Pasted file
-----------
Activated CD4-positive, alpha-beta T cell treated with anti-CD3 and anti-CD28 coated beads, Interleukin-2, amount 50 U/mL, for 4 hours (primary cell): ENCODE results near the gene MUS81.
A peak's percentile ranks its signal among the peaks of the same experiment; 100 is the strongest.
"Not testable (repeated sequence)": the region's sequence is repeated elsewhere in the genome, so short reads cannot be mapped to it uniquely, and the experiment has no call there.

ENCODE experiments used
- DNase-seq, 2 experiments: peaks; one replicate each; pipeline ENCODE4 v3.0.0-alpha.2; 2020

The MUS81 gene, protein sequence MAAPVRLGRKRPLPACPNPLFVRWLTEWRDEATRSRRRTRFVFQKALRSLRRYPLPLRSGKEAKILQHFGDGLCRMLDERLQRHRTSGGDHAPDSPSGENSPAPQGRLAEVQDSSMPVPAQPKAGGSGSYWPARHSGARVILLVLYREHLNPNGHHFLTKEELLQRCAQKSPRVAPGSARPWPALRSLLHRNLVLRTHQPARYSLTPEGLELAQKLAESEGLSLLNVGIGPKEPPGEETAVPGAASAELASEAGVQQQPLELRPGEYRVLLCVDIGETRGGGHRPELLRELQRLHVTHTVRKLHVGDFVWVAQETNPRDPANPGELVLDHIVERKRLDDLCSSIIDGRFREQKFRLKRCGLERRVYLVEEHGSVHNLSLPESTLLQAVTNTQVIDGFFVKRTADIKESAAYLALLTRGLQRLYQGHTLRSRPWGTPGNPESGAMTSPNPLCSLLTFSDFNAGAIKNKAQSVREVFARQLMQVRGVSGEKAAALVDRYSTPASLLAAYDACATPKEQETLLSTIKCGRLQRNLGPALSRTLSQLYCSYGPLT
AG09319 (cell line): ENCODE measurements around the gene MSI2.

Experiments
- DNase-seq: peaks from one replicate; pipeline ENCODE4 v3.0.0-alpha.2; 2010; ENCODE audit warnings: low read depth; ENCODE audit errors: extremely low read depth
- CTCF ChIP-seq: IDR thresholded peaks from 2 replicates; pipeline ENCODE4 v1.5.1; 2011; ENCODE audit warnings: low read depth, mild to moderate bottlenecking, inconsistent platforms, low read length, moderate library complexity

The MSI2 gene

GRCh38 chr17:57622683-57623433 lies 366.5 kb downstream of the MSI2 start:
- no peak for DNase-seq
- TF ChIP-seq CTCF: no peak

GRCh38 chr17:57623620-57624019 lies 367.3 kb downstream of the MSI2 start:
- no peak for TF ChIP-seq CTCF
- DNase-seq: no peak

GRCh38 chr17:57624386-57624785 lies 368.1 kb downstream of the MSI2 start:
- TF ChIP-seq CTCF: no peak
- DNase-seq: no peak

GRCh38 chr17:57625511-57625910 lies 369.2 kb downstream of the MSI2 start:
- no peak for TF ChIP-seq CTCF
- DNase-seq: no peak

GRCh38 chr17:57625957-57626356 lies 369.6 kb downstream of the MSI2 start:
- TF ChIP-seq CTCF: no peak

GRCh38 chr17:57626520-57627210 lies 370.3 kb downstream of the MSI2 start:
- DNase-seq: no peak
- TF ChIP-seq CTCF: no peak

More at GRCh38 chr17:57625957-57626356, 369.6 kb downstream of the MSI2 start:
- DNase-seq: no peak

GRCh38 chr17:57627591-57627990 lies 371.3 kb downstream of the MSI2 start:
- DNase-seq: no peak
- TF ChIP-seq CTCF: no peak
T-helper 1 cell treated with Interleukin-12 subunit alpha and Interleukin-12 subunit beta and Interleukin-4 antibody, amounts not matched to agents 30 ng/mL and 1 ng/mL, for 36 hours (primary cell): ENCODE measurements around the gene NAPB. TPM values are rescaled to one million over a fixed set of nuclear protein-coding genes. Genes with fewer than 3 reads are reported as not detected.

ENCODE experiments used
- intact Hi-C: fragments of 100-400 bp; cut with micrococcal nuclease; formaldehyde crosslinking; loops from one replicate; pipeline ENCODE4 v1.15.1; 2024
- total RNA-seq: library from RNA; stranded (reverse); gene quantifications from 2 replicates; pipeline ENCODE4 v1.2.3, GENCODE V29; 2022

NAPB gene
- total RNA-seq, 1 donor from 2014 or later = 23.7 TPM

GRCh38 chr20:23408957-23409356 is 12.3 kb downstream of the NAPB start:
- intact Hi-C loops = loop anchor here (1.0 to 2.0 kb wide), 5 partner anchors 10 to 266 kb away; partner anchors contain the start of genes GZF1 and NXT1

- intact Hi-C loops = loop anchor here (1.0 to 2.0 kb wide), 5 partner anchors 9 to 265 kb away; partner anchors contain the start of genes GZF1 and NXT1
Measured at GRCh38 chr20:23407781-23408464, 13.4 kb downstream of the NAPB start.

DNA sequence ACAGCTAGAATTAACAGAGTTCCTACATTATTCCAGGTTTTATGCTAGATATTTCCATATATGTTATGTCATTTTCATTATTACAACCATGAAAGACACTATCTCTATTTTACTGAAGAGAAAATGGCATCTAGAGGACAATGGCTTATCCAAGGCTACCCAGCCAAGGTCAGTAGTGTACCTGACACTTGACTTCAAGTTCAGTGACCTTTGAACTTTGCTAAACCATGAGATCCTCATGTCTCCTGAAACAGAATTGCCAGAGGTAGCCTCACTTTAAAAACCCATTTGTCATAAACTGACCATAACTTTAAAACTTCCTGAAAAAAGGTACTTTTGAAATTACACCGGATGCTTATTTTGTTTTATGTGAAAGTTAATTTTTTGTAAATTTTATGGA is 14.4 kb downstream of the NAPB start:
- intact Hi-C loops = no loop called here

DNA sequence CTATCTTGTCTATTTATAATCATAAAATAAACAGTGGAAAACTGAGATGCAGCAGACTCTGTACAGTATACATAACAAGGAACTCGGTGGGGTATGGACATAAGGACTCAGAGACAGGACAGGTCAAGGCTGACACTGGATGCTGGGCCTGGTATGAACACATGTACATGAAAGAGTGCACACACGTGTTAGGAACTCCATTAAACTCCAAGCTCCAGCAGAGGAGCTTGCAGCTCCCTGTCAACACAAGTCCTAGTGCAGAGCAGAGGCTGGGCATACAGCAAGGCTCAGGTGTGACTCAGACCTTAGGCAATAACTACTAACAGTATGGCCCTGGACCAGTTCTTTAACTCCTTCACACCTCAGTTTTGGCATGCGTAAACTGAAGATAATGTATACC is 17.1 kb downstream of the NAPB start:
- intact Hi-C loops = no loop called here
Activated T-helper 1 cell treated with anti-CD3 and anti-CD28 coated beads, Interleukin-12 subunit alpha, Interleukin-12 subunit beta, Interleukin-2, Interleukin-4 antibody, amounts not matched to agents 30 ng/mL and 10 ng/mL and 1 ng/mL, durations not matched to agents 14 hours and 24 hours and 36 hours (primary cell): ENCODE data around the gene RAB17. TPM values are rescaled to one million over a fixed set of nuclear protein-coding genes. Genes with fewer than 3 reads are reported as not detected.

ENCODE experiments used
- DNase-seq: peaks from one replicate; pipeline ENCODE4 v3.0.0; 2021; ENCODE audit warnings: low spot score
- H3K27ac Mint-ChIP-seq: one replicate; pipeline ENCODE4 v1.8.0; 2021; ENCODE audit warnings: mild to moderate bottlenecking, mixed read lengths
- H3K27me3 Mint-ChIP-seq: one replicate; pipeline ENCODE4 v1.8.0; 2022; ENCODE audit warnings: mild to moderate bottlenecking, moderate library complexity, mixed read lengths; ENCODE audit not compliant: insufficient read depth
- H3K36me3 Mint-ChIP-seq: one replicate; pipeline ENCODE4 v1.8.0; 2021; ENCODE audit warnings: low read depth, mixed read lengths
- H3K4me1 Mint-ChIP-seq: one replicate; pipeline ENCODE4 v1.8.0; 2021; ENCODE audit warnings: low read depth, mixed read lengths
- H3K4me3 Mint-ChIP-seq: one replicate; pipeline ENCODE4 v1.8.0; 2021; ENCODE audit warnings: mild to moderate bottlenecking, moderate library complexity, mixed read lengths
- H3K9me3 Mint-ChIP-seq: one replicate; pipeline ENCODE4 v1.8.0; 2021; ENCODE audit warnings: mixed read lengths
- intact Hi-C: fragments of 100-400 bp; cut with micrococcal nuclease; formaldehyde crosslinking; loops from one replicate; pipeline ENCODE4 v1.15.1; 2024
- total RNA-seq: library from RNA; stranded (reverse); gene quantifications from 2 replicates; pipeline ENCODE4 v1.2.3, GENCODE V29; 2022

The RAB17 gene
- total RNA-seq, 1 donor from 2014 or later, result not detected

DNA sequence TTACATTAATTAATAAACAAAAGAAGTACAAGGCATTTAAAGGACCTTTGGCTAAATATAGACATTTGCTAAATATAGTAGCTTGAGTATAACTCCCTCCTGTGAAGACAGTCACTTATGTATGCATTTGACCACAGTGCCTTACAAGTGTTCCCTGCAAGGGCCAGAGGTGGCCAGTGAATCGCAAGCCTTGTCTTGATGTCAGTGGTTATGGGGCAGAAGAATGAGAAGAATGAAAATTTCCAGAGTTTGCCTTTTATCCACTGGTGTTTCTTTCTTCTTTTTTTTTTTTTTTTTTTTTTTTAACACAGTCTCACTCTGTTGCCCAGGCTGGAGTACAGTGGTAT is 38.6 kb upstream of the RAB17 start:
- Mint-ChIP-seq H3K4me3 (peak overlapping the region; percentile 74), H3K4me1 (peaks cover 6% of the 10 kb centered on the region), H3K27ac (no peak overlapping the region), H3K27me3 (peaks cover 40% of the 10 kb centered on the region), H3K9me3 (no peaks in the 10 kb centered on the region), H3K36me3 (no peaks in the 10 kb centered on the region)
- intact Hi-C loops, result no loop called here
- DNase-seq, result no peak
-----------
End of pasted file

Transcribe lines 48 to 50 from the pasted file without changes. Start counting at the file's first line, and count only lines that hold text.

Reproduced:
Activated T-helper 1 cell treated with anti-CD3 and anti-CD28 coated beads, Interleukin-12 subunit alpha, Interleukin-12 subunit beta, Interleukin-2, Interleukin-4 antibody, amounts not matched to agents 30 ng/mL and 10 ng/mL and 1 ng/mL, durations not matched to agents 14 hours and 24 hours and 36 hours (primary cell): ENCODE data around the gene RAB17. TPM values are rescaled to one million over a fixed set of nuclear protein-coding genes. Genes with fewer than 3 reads are reported as not detected.

ENCODE experiments used
- DNase-seq: peaks from one replicate; pipeline ENCODE4 v3.0.0; 2021; ENCODE audit warnings: low spot score